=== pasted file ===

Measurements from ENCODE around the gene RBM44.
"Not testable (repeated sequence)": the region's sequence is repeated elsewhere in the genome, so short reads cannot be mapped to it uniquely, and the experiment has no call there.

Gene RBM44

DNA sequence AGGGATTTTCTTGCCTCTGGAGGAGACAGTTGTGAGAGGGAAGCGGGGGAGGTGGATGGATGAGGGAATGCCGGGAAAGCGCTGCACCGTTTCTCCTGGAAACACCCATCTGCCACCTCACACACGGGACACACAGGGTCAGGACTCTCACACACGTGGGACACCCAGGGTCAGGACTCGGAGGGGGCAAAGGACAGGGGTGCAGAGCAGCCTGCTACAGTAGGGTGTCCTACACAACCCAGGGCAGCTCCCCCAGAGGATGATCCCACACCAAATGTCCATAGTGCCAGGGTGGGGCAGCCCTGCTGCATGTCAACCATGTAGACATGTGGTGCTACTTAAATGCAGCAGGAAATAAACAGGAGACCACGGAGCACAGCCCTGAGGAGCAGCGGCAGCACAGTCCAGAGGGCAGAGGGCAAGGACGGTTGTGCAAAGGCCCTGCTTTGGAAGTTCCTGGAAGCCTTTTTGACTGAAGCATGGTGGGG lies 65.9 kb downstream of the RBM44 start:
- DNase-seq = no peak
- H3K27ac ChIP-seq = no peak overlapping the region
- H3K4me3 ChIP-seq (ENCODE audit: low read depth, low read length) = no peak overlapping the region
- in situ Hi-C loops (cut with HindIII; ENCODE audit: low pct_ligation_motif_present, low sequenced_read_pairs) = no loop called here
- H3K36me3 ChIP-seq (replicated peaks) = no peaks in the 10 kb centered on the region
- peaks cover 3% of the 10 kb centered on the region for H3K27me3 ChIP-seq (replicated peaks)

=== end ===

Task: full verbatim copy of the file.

Measurements from ENCODE around the gene RBM44.
"Not testable (repeated sequence)": the region's sequence is repeated elsewhere in the genome, so short reads cannot be mapped to it uniquely, and the experiment has no call there.

Gene RBM44

DNA sequence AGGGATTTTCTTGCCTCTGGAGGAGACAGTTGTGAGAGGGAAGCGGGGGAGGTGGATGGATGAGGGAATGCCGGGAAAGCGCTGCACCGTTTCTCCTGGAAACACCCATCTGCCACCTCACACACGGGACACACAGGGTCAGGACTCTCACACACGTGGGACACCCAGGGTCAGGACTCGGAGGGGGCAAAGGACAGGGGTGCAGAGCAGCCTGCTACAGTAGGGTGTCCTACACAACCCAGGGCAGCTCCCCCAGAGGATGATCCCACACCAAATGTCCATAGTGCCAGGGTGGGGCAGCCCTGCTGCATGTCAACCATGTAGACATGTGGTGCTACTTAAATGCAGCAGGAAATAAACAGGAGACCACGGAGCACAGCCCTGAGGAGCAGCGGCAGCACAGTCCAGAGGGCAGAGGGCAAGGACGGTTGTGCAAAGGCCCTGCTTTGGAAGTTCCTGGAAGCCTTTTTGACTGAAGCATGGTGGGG lies 65.9 kb downstream of the RBM44 start:
- DNase-seq = no peak
- H3K27ac ChIP-seq = no peak overlapping the region
- H3K4me3 ChIP-seq (ENCODE audit: low read depth, low read length) = no peak overlapping the region
- in situ Hi-C loops (cut with HindIII; ENCODE audit: low pct_ligation_motif_present, low sequenced_read_pairs) = no loop called here
- H3K36me3 ChIP-seq (replicated peaks) = no peaks in the 10 kb centered on the region
- peaks cover 3% of the 10 kb centered on the region for H3K27me3 ChIP-seq (replicated peaks)